'Fifty Shades' Isn't A Love Story, It's An Abuse Story

'Fifty Shades' Isn't A Love Story, It's An Abuse Story

Fifty Shades is not "empowering" or a "beautiful" love story, it is abuse.

In the midst of all the buzz about #metoo, I find it surprising that many of these people who are standing up for women who have been sexually abused and exploited are also going to see "Fifty Shades Freed."

I have not and will never go see or read any of the Fifty Shades of Grey trilogy. Beyond my own standards of what visual content I think is right or wrong to watch, I won't watch it because I do not think I should take part in something that normalizes and romanticises abuse.

I'm not the only one who thinks this. Check out #fiftyshadesisabuse to see what other people are tweeting. The National Center on Sexual Exploitation considers Fifty Shades to be abusive. Cosmopolitan, Fight the New Drug, The Independent UK, and Huffington Post all have also published articles on the abusive nature of Fifty Shades.

Dawn Hawkins, the Executive Director for the National Center on Sexual Exploitation, made this statement about 50 Shades:

"The popularity of Fifty Shades of Grey among women sends a message to men that this is what women really want. Even more dangerous, it also sends the message to women that they can “fix” violent, controlling men by being obedient and loving.

A warning to the women lining up to see this film: There is nothing empowering about whips and chains or humiliation and torture.

Women as a group will not gain power by collaborating with violent men. Women would be serving only as an agent to further their own sexual degradation, handing themselves on a silver platter to exactly the sort of men who want to use and abuse them, and take away their power."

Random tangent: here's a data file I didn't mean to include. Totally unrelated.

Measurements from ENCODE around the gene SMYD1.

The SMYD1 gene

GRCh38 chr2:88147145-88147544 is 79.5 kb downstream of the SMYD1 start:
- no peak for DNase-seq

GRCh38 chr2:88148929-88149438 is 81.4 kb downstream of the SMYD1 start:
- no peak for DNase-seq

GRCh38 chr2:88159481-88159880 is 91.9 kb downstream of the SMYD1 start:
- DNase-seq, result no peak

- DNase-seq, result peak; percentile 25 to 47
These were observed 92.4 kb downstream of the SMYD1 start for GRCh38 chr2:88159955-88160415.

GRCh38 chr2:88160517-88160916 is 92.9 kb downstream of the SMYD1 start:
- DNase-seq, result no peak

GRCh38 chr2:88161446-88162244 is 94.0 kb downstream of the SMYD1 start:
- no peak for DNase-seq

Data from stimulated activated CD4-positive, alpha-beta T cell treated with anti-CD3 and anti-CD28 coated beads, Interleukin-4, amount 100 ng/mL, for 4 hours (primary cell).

As you can see, the Fifty Shades trilogy is no love story. It makes abuse seem normal and puts women into a submissive, weak, and degraded place. According to Fight the New Drug, Fifty Shades does these things, as compared to healthy relationships:

The Journal of Women's Health says, "Emotional abuse is present in nearly every interaction " in Fifty Shades and that Anastasia reacted like a typical abused woman. These abusive instances include:

1. Stalking

2. Intimidation

3. Isolation

4. Sexual Violence

Not only does Fifty Shades normalize abuse, it correlates to having negative effects on consumers.

In fact, there was a study done that traced the effects of reading Fifty Shades to young women's health. They found that women who had read Fifty Shades were more likely to have a verbally abusive partner, fast/diet, have more than five sexual partners, and binge drink.

Fifty Shades also teaches some pretty bad lessons, such as:

In light of the #metoo movement where women are standing up against sexually abusive and manipulative relationships, rape, and other forms of sexual harassment, "Fifty Shades Freed" should have sold zero tickets at the box office.

But that is not what is happening. People are flocking to the movie. In fact, as of right now, it is the #1 movie in the world.

It's not OK to view abuse through this movie or other forms, and then post about standing up against it through the use of #metoo. Either you are fine with domestic and sexual abuse, or you are not. If you want sexual abuse to stop, stop giving money to people or organizations like the Fifty Shades franchise who normalize it.

Fifty Shades is not "empowering" or a "beautiful" love story. It is abuse.

Cover Image Credit: YouTube

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If Jay Gatsby Got A Do Over

What if there was a redo button for our tragic hero?